Cost of Prolia

Prolia is a drug used to treat osteoporosis. I was recently prescribed Prolia. It is an injection delivered every six months. Prolia is an expensive drug and in the past, my insurance covered an appreciable amount.  I am not sure what changed but the last time I had the injection at my doctor’s office, we received a bill for over $7,000.

The insurance form had the standard explanation about how “they” had worked with the hospital to bring the cost down so that we owed only about $4,000. Curious, I went online to see exactly how expensive this drug is. I found coupons for Prolia from numerous pharmacies for about $1,000, sometimes a little more, sometimes a little less. It occurred to me there was no way it could cost any hospital $6,000 to administer a single injection.

My doctor was as appalled as I was and was open when I suggested different approach.

Before you can have the injection, you need to be tested to measure the amount of calcium in your system. My doctor wrote lab slip for the blood draw which I would took to the lab I usually go to for this kind of thing. Then, after the doctor received the results and all was well, she wrote the prescription for Prolia and submitted it to a pharmacy, one which offered a coupon. When the prescription was filled, I collected it and then had a health professional administer the injection on my own time.

There are two points I want to make. The first is that one must be vigilant in looking over charges from hospitals. We all know of instances when mistakes were made, like the man who was charged for a pap smear. We also need to be mindful of costs. In addition to mistakes, some of the charges are simply way out of whack. Ice packs for $40.00 dollars, for instance. (Bring your own).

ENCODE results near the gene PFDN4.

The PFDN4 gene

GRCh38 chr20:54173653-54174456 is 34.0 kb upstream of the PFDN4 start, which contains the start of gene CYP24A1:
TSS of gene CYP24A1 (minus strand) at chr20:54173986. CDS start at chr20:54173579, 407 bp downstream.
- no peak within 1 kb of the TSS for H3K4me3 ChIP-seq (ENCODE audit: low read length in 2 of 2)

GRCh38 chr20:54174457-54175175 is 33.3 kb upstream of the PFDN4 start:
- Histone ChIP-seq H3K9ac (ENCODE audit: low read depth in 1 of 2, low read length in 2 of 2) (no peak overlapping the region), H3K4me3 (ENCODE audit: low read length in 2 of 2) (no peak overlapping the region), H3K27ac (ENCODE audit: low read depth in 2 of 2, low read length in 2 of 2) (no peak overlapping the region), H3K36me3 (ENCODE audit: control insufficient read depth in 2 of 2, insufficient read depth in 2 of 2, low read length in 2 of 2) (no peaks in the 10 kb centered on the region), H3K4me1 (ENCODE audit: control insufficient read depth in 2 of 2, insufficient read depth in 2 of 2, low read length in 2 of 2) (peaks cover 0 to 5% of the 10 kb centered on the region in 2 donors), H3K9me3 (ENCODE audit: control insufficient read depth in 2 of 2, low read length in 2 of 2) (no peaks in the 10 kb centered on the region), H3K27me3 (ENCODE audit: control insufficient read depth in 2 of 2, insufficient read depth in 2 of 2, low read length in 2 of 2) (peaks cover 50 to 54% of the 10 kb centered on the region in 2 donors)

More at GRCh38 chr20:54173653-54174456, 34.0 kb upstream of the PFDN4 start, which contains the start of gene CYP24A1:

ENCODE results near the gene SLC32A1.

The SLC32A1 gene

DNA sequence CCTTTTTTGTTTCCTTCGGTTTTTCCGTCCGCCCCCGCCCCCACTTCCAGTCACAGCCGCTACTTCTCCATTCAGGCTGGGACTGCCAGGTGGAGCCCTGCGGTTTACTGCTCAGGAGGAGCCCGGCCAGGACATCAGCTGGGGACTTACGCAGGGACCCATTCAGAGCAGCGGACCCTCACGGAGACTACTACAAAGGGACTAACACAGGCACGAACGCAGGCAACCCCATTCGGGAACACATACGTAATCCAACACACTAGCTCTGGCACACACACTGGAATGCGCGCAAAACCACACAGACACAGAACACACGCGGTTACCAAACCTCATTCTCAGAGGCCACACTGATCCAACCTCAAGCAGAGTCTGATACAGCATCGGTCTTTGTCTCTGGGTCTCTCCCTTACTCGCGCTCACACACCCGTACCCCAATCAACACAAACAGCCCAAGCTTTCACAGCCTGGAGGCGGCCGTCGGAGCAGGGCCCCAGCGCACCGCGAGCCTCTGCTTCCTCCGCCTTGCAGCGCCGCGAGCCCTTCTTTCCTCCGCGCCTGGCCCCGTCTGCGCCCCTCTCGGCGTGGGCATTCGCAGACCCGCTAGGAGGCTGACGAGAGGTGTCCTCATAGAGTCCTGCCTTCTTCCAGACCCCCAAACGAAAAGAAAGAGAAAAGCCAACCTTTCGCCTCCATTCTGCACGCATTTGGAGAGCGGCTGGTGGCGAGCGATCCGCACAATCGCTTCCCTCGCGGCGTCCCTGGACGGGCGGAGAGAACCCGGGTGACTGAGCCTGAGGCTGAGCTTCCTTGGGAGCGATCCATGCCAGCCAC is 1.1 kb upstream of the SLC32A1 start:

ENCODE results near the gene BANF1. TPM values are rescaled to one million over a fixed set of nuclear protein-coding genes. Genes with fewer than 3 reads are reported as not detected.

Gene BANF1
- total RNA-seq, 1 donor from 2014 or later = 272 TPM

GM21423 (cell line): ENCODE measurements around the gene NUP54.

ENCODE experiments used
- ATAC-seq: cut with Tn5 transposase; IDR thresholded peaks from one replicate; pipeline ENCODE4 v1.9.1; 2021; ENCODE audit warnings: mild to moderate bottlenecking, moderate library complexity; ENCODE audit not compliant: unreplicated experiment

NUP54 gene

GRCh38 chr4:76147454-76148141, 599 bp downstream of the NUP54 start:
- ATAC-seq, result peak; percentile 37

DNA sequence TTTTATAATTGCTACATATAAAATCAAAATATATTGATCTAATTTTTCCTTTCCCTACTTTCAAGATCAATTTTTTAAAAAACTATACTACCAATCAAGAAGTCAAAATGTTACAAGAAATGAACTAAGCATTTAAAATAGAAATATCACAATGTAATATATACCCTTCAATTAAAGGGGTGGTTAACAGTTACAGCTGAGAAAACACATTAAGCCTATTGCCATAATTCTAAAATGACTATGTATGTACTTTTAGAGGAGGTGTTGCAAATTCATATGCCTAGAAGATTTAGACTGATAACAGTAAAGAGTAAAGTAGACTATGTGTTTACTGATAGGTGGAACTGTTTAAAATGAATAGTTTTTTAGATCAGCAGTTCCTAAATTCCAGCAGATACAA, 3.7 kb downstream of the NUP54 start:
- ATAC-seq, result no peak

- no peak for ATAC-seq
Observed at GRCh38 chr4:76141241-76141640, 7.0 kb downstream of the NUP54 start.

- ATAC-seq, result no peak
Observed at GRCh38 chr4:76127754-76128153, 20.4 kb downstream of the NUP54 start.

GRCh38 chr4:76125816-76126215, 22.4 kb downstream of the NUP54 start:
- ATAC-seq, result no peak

The second point is that it is incumbent on us to take further charge of our health care. My experiment saved us over $5,000, which is substantial. It took work on my part to set this up. Getting the blood work was standard, but then I had to talk to several people about exactly how this was going to work and it also took some time to get all the parts moving in the right order. But I did and I got the prescription filled and the injection given.

Health care costs a lot and we often feel helpless in the face of that, but there are things we can do.

Ask what things cost. You would be surprised at how many people who work in healthcare have no idea what anything costs. Insist they find out.

Check your bills and insurance claims. Mistakes do happen and they are rarely in your favor. If they are, you can be sure the insurance companies will let you know. Similarly, you should let them know when the mistake is in their favor and that you are due a refund.

Participate with your healthcare team to figure out the most cost effective way of receiving your healthcare. Do your own research and come prepared to discuss options.

Horton, in Horton Hears a Who, got all the little voices to speak together in order to be heard and save their community. Likewise, all our voices speaking together about the obscenely high costs of particular medical treatments can make a difference. We need to make sure that hospitals and insurance companies know that we are paying attention.

Posted on 11 Nov 2016, 13:26 - Category: Health Care



Broadpoint's misleading advertisement program

We want to believe that we can trust the community around us to be honest with us, especially as it pertains to issues regarding our health and the health of our children. Sadly, that honesty is not often forthcoming, or even worse, is deliberately circumvented, so as to obfuscate the truth. Indeed there are companies devoted to doing just that. Recently we saw an example of this in the Portsmouth Herald’s Sunday (9-18) medical section; Tip of the Day. The tip, as it were, touted the safety of BPA, an element found in many plastic household products. The takeaway was that BPA is perfectly safe. The text and its presentation were designed to give the impression that this was an actual news item. But this was not the case and in fact, the information presented was, to put it kindly, of questionable nature. This article was submitted to the paper by a marketing company called Brandpoint.